Thursday, April 28, 2005

Infinite Energy?

Guess what's back in the news?

Cold Fusion!

Remember the stir it caused about 15 years ago? I remember, as a physics undergrad, seeing an attempt to replicate the Pons and Fleischmann effect, in a beaker of heavy water bubbling away behind some cursorily placed lead bricks, as if the experimenters didn't really expect any danger from free neutrons or gamma rays.

And none were detected.

The effect, whatever it was (or wasn't), certainly wasn't following conventionally-understood "hot fusion" reaction pathways; the expected byproducts of Helium-3 and/or Tritium were not being detected.

The only "replicable" effect seemed to be excess heat, which could be blamed on poor calibration methods, so the mainstream physics community dismissed it. It would take "new physics" to explain what was going on. And that's always a hard sell.

Be that as it may, room-temperatute superconductors weren't supposed to exist either, and it took years to explain them after the fact.

But, enough continued heat "anomalies" continued to be reported over the years, to the degree that now the Department of Energy has agreed to at least consider applications for new studies.
While Pons and Fleischmann went onto the front pages of newspapers worldwide, legions of curious, enthusiastic and sceptical scientists went into their labs to try the simple experiments themselves. As failed attempts to replicate the results piled up, scepticism turned to hostility.

A few months later, a report from the US Department of Energy found no evidence for the effect and put the nascent field out of its misery. That, as far as mainstream science was concerned, was that.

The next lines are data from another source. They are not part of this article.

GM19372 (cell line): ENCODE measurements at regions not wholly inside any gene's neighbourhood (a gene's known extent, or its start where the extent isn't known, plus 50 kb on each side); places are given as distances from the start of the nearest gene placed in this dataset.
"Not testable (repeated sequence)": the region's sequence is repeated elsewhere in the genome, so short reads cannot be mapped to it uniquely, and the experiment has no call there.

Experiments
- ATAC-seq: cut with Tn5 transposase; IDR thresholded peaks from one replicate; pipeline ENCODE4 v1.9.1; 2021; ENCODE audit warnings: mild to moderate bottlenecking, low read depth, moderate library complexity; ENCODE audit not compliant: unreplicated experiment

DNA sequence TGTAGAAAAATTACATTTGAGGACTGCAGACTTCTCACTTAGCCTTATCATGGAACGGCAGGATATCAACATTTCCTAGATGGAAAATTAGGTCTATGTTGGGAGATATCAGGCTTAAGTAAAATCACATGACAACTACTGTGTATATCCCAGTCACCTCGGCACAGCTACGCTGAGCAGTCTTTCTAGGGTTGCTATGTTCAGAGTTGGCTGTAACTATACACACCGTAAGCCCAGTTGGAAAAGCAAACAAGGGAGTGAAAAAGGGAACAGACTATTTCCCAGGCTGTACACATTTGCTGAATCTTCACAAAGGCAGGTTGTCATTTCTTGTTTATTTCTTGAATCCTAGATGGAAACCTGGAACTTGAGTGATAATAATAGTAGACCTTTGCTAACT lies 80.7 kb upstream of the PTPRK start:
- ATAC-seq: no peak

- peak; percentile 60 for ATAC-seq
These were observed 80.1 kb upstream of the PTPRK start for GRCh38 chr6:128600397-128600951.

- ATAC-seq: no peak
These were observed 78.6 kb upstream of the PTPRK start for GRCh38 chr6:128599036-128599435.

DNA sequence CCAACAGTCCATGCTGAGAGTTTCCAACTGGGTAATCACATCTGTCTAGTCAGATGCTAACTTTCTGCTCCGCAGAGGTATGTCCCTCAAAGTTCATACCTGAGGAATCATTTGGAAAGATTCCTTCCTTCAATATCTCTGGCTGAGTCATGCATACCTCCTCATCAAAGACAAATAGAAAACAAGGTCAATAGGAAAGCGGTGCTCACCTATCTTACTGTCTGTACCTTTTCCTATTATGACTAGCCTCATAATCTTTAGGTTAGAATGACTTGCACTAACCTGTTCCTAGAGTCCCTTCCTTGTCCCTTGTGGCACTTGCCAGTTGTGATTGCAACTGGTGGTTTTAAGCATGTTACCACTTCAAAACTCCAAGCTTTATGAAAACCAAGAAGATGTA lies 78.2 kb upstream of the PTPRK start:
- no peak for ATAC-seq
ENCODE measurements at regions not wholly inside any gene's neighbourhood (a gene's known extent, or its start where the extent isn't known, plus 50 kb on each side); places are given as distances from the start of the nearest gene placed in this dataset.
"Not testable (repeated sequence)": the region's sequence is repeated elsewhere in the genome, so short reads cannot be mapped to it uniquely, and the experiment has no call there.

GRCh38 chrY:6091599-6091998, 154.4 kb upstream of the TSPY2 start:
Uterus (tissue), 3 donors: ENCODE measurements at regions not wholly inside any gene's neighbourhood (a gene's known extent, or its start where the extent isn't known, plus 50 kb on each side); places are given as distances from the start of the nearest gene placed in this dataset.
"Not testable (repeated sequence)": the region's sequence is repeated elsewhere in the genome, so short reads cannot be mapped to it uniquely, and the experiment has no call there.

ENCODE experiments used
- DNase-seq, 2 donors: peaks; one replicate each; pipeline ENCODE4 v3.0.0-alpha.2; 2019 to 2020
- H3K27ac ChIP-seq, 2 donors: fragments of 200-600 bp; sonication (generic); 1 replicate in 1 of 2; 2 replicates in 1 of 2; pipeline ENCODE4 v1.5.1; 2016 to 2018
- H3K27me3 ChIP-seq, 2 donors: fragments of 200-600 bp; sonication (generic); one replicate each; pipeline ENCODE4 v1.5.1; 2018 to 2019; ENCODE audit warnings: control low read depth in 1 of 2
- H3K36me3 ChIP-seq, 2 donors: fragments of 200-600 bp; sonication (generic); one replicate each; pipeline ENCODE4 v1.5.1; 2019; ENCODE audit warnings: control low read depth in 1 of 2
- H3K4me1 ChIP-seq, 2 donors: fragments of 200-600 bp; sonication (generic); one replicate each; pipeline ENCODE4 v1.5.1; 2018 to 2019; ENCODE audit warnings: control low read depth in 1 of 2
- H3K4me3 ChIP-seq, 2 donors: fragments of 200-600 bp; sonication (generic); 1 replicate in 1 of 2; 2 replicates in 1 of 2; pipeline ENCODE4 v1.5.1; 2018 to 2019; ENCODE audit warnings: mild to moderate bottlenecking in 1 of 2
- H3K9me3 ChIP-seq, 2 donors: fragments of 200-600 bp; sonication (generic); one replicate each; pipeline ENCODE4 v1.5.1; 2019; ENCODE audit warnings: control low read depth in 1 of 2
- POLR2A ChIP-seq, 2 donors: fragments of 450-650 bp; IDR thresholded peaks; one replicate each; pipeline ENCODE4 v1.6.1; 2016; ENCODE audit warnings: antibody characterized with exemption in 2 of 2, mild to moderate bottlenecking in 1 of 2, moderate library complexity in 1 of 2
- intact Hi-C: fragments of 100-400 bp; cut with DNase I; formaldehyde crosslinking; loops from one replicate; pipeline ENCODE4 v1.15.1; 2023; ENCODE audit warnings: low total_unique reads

Cold fusion may now be about to get a second chance. In a landmark decision in December, the same US Department of Energy gave a cautious green light to funding cold fusion research.

It follows a decade-long investigation by the US Naval Research Laboratory, which concluded that there might be something in the phenomenon after all.
If the effect is real, "cold fusion" is probably a misleading misnomer, as it isn't, it seems, just a scaled-down version of hot fusion, but rather should be considered a form of "low energy nuclear reaction."

It turns out, such things now, very recently, exist -- it was just announced TODAY, in fact, in an accepted experiment (because it follows explainable, conventional physics), that actual nuclear reactions were produced on a table-top!

The process consumed more energy than it produced, so it's not an energy source (yet), but the consequences of this could be enormous -- it's the foot in the door of accepting that nuclear reactions can take place under "ordinary" conditions!!!
Fusion experts noted that the UCLA experiment was credible because, unlike the 1989 work, it didn't violate basic principles of physics.

"This doesn't have any controversy in it because they're using a tried and true method," said David Ruzic, professor of nuclear and plasma engineering at the University of Illinois at Urbana-Champaign. "There's no mystery in terms of the physics."